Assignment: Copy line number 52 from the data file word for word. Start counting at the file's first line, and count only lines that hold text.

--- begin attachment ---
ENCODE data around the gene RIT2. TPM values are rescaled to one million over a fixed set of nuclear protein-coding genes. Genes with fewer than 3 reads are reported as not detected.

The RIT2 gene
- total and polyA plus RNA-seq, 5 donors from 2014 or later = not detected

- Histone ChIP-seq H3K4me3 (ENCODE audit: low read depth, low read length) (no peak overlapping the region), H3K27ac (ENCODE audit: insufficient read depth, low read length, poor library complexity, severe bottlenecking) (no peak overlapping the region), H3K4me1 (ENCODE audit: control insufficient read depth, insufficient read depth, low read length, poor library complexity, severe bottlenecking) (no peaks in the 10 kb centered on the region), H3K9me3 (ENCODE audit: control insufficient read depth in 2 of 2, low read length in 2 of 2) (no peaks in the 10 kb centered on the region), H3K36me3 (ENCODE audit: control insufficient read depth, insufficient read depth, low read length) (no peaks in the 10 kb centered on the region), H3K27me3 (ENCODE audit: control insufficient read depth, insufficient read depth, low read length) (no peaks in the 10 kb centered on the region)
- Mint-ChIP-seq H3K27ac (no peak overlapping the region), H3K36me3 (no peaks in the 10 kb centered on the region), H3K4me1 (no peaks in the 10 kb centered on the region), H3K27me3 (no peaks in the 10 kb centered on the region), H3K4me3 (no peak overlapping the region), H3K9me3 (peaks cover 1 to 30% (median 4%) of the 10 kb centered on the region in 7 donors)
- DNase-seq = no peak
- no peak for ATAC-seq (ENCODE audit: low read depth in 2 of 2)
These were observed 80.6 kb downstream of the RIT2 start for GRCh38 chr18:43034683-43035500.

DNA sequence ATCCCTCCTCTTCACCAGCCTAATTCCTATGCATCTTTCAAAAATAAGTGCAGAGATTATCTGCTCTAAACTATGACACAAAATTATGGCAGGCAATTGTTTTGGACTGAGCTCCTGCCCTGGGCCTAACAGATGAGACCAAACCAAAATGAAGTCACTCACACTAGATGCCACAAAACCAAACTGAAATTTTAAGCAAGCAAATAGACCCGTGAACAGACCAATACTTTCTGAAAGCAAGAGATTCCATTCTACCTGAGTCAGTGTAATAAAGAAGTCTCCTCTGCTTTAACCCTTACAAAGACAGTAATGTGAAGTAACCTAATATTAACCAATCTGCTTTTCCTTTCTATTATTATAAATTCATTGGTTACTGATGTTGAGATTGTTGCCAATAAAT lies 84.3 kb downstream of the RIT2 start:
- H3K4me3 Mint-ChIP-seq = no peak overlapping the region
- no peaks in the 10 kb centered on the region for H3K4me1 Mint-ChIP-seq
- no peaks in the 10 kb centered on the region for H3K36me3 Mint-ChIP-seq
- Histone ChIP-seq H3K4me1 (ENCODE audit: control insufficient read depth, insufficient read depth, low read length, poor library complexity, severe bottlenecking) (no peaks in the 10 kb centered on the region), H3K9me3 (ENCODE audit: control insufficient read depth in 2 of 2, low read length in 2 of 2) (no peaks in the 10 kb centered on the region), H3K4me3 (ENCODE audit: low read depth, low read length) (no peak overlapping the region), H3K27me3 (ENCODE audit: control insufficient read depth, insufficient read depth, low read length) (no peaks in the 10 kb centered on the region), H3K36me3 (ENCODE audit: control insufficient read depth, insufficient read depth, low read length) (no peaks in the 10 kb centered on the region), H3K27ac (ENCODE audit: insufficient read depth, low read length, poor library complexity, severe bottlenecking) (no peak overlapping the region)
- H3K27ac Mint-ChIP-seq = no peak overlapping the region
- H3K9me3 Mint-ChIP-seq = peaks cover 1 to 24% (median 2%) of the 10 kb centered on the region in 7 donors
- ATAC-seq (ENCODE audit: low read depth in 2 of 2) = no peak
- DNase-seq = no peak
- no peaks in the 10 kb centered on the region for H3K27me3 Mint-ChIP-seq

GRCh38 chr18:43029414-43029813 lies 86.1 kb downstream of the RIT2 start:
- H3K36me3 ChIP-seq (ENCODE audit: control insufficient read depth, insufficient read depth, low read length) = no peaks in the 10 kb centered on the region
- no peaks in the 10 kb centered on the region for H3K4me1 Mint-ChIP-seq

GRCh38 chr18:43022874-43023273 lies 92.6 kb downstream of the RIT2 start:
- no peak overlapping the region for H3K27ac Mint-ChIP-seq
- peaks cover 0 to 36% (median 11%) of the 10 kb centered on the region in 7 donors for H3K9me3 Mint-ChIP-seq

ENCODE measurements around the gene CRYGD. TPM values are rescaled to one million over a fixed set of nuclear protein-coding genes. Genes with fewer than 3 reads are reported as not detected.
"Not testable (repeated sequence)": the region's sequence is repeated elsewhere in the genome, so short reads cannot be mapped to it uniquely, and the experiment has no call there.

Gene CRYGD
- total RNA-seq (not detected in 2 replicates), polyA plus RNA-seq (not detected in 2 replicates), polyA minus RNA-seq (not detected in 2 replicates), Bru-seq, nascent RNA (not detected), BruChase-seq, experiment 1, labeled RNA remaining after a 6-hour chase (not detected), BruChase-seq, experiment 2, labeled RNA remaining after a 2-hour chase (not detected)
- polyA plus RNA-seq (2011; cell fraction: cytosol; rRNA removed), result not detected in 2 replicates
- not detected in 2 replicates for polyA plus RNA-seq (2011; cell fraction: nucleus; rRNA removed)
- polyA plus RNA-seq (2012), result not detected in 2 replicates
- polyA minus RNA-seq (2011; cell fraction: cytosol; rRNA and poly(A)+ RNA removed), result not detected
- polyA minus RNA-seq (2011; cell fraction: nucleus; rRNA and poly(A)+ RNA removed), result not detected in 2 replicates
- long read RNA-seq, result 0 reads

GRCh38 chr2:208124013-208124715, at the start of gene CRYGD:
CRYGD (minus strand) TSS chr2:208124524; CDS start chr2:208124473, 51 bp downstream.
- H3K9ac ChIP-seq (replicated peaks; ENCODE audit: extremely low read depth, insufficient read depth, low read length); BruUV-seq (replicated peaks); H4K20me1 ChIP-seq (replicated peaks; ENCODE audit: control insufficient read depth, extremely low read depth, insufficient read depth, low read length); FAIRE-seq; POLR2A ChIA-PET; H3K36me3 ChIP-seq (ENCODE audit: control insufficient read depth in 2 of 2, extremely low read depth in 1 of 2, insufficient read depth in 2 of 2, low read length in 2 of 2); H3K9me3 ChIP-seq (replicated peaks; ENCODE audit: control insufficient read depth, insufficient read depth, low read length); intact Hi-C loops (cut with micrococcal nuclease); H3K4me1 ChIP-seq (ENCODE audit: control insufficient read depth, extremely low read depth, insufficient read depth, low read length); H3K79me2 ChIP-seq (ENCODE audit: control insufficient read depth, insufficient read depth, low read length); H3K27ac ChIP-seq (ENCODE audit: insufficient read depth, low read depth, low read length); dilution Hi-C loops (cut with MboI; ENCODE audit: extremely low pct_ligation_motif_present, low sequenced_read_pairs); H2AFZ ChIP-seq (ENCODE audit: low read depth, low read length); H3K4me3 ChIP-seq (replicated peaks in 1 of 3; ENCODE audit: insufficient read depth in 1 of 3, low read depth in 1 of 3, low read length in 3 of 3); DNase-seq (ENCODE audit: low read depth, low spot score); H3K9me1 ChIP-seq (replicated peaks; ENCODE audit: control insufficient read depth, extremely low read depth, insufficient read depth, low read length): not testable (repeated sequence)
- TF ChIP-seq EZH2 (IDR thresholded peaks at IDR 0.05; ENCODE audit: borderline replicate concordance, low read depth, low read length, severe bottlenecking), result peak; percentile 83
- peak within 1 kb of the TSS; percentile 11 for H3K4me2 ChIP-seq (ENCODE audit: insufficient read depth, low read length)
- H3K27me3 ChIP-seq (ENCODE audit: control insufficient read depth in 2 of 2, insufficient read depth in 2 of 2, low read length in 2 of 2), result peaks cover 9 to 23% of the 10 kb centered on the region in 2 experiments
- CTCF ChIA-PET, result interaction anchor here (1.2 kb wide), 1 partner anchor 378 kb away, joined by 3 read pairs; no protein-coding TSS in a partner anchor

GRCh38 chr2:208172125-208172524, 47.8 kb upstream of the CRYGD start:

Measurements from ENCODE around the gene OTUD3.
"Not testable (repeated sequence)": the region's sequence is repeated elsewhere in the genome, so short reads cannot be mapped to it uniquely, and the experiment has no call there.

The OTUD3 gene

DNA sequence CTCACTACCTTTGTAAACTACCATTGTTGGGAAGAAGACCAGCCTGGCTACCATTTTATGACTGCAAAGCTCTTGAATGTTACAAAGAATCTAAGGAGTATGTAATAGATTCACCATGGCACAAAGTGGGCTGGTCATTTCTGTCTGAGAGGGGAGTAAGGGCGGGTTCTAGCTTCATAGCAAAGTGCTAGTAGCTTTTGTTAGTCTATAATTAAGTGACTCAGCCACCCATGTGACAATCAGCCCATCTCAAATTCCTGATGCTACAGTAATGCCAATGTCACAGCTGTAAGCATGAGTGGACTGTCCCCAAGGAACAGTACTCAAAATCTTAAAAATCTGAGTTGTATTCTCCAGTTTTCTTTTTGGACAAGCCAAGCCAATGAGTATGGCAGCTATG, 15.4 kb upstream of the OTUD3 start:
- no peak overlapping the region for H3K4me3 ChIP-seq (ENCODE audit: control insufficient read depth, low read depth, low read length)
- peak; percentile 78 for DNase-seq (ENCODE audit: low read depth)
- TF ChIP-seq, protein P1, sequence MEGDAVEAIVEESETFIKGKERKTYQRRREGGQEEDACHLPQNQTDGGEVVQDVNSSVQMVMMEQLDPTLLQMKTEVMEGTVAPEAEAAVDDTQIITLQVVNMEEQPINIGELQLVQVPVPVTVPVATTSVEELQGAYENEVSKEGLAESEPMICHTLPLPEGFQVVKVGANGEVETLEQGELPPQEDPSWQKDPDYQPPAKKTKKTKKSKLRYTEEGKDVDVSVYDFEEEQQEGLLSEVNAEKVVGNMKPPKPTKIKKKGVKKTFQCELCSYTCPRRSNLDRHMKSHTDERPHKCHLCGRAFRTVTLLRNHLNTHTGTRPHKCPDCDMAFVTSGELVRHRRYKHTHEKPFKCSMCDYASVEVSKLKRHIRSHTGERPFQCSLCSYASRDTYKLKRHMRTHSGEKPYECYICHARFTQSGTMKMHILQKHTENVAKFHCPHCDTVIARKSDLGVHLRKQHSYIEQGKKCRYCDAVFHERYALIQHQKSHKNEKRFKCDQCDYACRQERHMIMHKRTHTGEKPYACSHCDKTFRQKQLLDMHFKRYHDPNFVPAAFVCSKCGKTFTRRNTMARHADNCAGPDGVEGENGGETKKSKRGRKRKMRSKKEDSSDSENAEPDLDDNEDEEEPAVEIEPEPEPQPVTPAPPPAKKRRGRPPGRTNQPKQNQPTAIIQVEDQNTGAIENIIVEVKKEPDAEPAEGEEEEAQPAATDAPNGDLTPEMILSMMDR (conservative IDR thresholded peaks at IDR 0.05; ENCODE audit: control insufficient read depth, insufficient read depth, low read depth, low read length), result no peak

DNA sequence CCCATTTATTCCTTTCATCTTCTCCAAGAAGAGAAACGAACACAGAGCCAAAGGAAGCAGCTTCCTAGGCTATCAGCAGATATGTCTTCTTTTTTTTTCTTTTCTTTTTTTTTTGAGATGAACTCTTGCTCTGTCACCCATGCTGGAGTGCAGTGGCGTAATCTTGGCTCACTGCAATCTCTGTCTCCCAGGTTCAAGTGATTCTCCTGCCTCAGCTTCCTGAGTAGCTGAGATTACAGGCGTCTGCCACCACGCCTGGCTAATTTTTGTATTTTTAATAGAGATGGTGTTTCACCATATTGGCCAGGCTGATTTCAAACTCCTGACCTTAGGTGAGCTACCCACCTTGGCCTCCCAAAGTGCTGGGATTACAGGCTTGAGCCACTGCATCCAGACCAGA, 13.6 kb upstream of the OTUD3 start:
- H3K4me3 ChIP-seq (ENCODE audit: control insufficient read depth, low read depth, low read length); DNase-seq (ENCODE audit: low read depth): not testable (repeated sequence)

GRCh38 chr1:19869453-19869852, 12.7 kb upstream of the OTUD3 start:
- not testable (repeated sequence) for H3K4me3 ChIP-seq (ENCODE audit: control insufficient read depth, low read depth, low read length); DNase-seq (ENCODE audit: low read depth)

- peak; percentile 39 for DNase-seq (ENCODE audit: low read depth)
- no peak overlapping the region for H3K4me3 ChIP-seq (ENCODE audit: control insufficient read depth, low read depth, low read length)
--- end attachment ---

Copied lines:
GRCh38 chr1:19869453-19869852, 12.7 kb upstream of the OTUD3 start: